Federal Question

Federal Question

An issue directly involving the U.S. Constitution, federal statutes, or treaties between the United States and a foreign country.

Application of these kinds of law to particular cases or interpretation of the meanings of these laws is a power within the authority of the federal courts. The authority to hear lawsuits that turn on a point of federal law is called federal question jurisdiction. Under 28 U.S.C.A. § 1331 (1993), U.S. district courts "shall have original jurisdiction of all civil actions arising under the Constitution, laws, or treaties of the United States." Unlike federal jurisdiction based upon Diversity of Citizenship under 28 U.S.C.A. § 1332 (Supp. 2003), federal question jurisdiction is not dependent on the parties meeting a prescribed amount in controversy.

Cross-references

Jurisdiction; Treaty.

Federal question

n. one basis for filing a lawsuit in federal district court is that it is based on subjects enumerated in the U. S. Constitution or when a federal statute is involved. Thus, existence of such federal question gives the federal court jurisdiction.

References in periodicals archive ?
The United States Supreme Court is, of course, the final arbiter of the meaning of federal law, and the point of taking a case from a state's highest court to the Supreme Court is to secure review of some federal question that the case presents.
At least not in federal question cases; perhaps not in
221) Professors James Liebman and William Ryan assert that Congress must vest federal courts with "effective" power to review all questions of federal law but that this may be done without vesting the federal courts with full federal question jurisdiction.
23) Because they were not diverse, jurisdiction required a federal question.
Against this backdrop, the Court's rules suggest that it might consider whether the case presents an important federal question, a lower court split, an error of law, a conflict with Supreme Court precedent, or other characteristics that may warrant certiorari.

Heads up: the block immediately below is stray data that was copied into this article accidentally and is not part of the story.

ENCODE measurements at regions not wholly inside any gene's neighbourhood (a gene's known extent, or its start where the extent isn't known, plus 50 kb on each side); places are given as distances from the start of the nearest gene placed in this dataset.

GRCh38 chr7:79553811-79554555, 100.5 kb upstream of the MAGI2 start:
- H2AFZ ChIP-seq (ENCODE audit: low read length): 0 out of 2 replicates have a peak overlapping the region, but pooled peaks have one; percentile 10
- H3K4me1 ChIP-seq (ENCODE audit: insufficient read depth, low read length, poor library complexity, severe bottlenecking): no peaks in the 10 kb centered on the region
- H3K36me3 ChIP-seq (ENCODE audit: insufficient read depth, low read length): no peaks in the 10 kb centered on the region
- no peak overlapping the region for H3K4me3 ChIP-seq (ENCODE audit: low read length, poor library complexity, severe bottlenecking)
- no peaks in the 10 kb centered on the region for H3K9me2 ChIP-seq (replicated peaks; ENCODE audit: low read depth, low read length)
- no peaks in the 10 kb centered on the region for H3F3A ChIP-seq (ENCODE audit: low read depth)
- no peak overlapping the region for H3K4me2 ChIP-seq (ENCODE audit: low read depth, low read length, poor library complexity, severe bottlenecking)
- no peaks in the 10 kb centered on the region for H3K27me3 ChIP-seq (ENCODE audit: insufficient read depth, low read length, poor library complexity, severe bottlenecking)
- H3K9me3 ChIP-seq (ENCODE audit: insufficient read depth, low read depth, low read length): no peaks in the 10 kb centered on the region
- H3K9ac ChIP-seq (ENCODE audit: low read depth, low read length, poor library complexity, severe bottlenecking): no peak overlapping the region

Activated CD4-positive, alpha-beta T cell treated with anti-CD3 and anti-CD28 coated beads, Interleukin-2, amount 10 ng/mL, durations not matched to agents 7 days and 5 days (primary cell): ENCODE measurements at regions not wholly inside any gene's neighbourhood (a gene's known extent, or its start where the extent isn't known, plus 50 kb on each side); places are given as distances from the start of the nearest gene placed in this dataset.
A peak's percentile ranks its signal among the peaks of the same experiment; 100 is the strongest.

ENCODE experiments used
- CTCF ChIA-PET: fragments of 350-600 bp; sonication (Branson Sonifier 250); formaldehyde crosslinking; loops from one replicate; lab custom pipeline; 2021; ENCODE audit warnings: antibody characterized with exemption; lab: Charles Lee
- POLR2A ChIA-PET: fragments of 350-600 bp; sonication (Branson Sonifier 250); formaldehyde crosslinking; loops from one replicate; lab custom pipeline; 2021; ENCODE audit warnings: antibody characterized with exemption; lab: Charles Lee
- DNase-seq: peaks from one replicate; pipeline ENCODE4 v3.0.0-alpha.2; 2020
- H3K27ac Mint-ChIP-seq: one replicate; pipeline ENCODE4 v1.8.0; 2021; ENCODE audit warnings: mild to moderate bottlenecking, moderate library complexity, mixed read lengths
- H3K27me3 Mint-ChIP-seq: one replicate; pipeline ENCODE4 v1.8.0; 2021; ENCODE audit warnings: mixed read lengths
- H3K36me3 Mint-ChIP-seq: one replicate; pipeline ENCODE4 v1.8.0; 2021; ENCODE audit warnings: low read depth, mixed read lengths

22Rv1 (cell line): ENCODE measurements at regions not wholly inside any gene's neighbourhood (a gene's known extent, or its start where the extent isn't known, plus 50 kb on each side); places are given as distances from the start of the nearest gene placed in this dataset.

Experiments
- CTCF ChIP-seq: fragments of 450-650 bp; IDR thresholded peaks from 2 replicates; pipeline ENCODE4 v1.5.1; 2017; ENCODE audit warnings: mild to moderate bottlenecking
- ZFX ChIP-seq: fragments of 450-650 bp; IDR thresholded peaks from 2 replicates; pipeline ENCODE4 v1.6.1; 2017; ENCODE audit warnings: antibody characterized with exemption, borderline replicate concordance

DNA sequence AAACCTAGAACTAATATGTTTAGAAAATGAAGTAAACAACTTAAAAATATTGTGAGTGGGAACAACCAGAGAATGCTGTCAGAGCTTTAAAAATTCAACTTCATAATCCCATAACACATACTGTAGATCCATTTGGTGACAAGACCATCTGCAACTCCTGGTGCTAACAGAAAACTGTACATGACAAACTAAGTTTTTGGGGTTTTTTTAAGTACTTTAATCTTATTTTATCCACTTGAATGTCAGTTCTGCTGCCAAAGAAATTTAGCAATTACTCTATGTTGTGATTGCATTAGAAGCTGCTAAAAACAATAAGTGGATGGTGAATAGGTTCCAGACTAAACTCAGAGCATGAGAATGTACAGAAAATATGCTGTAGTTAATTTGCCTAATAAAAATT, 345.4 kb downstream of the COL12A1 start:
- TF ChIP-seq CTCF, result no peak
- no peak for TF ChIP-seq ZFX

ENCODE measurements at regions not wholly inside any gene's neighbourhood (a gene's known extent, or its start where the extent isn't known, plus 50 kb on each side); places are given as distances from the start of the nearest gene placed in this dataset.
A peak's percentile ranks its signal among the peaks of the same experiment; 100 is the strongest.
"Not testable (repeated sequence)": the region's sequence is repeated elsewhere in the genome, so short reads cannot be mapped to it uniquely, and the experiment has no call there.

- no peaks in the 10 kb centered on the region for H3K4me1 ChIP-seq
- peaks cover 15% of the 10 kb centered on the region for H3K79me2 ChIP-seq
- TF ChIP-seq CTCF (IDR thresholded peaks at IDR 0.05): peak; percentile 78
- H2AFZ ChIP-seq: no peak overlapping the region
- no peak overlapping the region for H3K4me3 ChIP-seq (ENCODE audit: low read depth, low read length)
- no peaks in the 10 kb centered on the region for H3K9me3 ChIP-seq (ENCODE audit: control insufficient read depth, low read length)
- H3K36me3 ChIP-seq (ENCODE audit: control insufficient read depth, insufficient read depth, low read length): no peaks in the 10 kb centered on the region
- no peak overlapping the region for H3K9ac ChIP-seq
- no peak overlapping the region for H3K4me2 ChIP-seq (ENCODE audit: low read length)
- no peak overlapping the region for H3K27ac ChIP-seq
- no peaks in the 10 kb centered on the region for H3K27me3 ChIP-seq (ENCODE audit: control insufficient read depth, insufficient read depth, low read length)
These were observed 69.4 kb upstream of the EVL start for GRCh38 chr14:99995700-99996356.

There's a Ninth Circuit law out in California that says if you file a claim under that statute, you can't say that it's truly a federal question.
The United States, after 85 years, fought a civil war to settle the federal question.
48) That practice is based primarily on the jurisdictional statutes, which have never given the Court its constitutionally-permissible appellate diversity jurisdiction, and always either explicitly or by judicial inference have limited its review to federal questions in cases in which the federal question supports jurisdiction but issues of state law were also decided below.
The DTSA creates federal question jurisdiction for trade secret misappropriation and a single body of federal trade secret law, applicable nationwide.
The judge ruled Republic had injected a federal question into an otherwise state-law claim.
A separate and independent basis for federal court jurisdiction is, of course, the presence of a federal question.
306 (1866), Congress experimented with "allow[ing] a diverse defendant to remove his part of the case to federal court--despite the presence of joined, nondiverse co-defendants--if the case against him was 'separable' from the case against the other defendants," Hines & Gensler, supra note 72, at 785-86, but the experiment was such a failure of confusion and inefficiency, see Edward Hartnett, A New Trick from an Old and Abused Dog: Section 1441(c) Lives and Now Permits the Remand of Federal Question Cases, 63 Fordham L.

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